Kenny Lattimore has been known primarily for smooth, low-key R&B ballads throughout a career spanning three decades, highlighted by his 1996 breakthrough single "Never Too Busy," Grammy recognition, and several Top 20 R&B albums. The singer and songwriter, born and raised in Washington, D.C., grew up in a musical family. Before he reached his teens, he won talent shows at his junior high school, and throughout high school performed material ranging from classical to R&B. Despite his love for music, he pursued architecture and city planning when he enrolled at nearby Howard University.
Even though he wasn't majoring in music, he hadn't given it up, and joined the vocal group Maniquin during his freshman year. Maniquin signed with Epic in 1987 and two years later released an album featuring production from Charlie Wilson and Ronnie Wilson (of the Gap Band) and Charlie Singleton (of Cameo). After a year of touring with Maniquin, Lattimore left and wrote songs recorded by Glenn Jones and Jon Lucien. He also sang on a demo by Dem Twinzz, which attracted the interest of major labels, but he opted to seek success alone. Shortly thereafter, a solo demo led to a recording contract with Columbia.
Lattimore's 1996 self-titled debut album, featuring production by Kenneth and Keith Crouch, Kipper Jones, and Dave Hall, among others, included six songs he co-wrote. Supported by the number 19 R&B/hip-hop hit "Never Too Busy" and Grammy-nominated number six R&B/hip-hop hit "For You," it was a steady seller over the next year, eventually certified gold by the RIAA. The 1998 follow-up From the Soul of Man offered even more original songs as well as a few covers, including a sensual version of "While My Guitar Gently Weeps." Lattimore then moved to the Arista label, where he released Weekend in 2001 and then teamed up with wife Chanté Moore for the 2003 Top Five R&B/hip-hop hit Things That Lovers Do, on which the couple offered covers and a pair of originals. Co-released by LaFace and Verity, the 2006 double album Uncovered/Covered likewise combined interpretations with originals and alternated between secular love songs and contemporary gospel.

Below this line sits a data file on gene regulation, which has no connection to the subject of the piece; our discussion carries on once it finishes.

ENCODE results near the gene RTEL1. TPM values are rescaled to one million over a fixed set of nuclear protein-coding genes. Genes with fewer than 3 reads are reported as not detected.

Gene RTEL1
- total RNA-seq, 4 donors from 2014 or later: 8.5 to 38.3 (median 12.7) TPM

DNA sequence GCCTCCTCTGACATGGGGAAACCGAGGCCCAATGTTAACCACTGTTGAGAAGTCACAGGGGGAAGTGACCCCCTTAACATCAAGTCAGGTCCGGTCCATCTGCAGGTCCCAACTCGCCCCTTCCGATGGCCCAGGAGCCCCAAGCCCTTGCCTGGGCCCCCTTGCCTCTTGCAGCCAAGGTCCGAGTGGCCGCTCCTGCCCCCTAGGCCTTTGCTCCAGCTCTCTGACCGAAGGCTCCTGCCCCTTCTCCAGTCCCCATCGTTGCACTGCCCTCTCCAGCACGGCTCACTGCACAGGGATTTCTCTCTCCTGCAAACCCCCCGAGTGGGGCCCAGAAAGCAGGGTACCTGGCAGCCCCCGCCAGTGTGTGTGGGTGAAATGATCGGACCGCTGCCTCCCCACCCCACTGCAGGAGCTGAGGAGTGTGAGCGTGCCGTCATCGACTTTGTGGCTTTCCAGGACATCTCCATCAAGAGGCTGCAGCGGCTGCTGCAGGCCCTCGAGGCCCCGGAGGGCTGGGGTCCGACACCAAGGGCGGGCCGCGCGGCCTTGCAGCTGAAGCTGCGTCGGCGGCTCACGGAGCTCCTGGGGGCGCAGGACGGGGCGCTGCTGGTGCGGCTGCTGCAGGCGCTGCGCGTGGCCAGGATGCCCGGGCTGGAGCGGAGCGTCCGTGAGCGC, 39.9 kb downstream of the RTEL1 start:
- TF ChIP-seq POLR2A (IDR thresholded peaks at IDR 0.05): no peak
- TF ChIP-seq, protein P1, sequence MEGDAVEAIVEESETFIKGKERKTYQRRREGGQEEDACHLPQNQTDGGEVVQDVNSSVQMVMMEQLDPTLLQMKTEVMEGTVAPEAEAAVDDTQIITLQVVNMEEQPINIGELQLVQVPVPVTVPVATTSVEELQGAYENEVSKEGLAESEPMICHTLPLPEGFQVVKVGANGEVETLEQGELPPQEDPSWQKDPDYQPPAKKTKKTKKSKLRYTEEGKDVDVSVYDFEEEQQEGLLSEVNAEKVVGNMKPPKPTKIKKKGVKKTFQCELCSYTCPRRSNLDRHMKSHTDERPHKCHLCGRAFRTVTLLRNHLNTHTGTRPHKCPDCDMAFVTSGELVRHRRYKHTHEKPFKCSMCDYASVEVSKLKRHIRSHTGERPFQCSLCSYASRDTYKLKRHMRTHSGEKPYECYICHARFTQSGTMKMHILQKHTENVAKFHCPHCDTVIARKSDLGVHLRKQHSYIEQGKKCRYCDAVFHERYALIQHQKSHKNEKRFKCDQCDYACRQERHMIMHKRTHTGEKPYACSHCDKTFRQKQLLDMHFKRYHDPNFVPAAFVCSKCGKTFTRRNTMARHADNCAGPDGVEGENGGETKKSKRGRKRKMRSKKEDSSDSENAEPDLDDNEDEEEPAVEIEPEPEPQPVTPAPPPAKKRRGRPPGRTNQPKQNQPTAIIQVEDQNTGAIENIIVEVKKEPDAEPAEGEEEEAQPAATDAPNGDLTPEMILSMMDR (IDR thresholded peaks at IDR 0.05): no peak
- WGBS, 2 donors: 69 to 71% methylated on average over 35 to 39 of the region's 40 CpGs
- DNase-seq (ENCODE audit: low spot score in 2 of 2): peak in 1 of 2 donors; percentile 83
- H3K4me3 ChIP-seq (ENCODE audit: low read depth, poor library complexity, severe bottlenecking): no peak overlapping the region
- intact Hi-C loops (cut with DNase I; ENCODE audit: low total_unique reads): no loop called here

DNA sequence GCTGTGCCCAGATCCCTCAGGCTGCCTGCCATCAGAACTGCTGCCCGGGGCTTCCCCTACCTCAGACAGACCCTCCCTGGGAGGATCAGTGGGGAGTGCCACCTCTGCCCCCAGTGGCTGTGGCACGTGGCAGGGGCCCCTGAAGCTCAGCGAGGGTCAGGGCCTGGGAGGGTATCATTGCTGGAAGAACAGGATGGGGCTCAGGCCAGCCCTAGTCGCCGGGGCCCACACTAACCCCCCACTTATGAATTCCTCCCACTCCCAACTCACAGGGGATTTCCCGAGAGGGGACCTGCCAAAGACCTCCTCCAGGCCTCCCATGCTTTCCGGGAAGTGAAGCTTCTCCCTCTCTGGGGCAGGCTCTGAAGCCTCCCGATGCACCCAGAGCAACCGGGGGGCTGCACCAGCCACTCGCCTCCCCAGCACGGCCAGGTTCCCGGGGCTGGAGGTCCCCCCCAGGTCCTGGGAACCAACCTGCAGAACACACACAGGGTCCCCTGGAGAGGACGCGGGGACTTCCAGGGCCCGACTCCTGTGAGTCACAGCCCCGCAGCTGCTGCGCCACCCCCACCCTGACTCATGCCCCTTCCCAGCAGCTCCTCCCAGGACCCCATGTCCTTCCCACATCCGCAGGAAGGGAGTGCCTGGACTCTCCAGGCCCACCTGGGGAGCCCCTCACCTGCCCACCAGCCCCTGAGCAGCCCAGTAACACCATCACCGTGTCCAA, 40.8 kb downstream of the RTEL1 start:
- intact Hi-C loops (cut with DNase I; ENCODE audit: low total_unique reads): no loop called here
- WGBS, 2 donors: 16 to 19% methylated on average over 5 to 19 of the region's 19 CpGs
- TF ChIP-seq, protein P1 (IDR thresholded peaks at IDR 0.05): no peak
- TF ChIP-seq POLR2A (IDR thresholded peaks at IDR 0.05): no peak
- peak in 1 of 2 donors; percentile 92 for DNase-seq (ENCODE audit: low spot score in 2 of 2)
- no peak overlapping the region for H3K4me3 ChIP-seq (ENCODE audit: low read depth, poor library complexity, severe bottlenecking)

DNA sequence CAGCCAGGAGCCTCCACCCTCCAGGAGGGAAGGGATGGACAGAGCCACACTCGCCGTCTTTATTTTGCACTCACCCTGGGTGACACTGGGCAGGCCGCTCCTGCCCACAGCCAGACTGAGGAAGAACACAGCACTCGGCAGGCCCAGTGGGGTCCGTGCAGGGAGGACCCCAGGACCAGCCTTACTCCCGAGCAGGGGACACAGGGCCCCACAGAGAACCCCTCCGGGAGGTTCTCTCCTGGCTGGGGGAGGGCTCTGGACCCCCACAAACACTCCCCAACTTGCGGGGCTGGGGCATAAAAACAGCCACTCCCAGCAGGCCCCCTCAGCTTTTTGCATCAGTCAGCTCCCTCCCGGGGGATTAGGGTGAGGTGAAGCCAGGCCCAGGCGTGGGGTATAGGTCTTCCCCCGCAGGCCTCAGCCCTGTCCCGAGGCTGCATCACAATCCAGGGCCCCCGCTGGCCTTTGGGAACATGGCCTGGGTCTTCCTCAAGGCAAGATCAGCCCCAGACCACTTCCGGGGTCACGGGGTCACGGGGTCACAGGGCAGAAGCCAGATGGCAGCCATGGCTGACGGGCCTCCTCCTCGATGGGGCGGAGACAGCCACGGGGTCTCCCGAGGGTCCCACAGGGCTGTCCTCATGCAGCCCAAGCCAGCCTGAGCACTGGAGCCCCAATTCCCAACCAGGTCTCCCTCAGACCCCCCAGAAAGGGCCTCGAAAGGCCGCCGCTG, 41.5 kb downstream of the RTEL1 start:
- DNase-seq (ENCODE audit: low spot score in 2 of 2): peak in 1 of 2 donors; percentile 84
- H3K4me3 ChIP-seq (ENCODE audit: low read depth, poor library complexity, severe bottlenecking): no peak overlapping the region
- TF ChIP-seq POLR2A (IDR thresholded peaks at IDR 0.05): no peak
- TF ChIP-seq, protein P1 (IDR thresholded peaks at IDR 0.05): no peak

Lattimore returned as a solo artist on Verve in 2008, when he released the all-covers Timeless. Songs by Stevie Wonder, the Beatles, Jeff Buckley, and Eddie Floyd were among among the source material. After five years away from the recording studio — a period during which he and Moore divorced — Lattimore returned in 2013 with the originals-oriented Back 2 Cool. Given a low-profile release, it was subsequently reworked into 2015's wider-distributed Anatomy of a Love Song, which featured all ten of its songs plus four new tracks. After he recorded a seasonal album for Motown Gospel, A Kenny Lattimore Christmas, Lattimore went independent in 2017 with Vulnerable. ~ Andy Kellman & Stephen Thomas Erlewine